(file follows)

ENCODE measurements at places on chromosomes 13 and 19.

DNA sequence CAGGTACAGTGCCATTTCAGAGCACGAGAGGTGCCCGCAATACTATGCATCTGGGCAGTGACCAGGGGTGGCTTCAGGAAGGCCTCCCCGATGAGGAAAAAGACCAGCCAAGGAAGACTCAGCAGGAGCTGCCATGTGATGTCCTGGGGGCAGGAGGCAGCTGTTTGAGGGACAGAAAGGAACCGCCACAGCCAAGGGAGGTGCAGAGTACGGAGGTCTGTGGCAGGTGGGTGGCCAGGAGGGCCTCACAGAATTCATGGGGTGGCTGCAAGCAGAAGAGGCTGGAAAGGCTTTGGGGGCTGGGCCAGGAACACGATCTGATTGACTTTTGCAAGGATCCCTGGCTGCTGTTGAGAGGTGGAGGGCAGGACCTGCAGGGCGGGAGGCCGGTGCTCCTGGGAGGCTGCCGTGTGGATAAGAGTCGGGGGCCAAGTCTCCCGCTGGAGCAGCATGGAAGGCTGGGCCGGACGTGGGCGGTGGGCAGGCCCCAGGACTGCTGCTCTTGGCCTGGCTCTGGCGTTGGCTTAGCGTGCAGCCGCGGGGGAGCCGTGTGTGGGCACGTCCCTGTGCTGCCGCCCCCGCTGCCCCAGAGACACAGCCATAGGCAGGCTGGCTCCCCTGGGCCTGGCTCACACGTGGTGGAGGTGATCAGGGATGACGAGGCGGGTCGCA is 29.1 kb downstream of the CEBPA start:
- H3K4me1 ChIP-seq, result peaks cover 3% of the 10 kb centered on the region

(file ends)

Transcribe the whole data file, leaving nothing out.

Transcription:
ENCODE measurements at places on chromosomes 13 and 19.

DNA sequence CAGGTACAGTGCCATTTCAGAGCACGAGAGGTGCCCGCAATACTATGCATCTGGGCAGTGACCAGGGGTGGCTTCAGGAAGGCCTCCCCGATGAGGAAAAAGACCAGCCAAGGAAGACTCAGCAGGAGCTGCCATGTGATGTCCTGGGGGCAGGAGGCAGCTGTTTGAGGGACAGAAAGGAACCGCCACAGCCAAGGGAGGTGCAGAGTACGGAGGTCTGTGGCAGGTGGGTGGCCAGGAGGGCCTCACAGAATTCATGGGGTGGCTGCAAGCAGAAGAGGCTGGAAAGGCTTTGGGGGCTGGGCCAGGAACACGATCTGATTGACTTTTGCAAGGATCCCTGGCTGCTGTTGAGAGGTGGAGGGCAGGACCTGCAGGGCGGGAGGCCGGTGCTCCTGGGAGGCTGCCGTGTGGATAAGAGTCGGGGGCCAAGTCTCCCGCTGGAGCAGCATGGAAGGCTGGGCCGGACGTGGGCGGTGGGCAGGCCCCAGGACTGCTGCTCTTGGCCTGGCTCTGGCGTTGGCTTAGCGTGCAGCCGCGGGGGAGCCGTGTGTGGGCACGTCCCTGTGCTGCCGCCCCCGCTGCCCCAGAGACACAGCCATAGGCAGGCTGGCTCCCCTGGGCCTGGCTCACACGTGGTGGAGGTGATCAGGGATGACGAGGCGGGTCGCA is 29.1 kb downstream of the CEBPA start:
- H3K4me1 ChIP-seq, result peaks cover 3% of the 10 kb centered on the region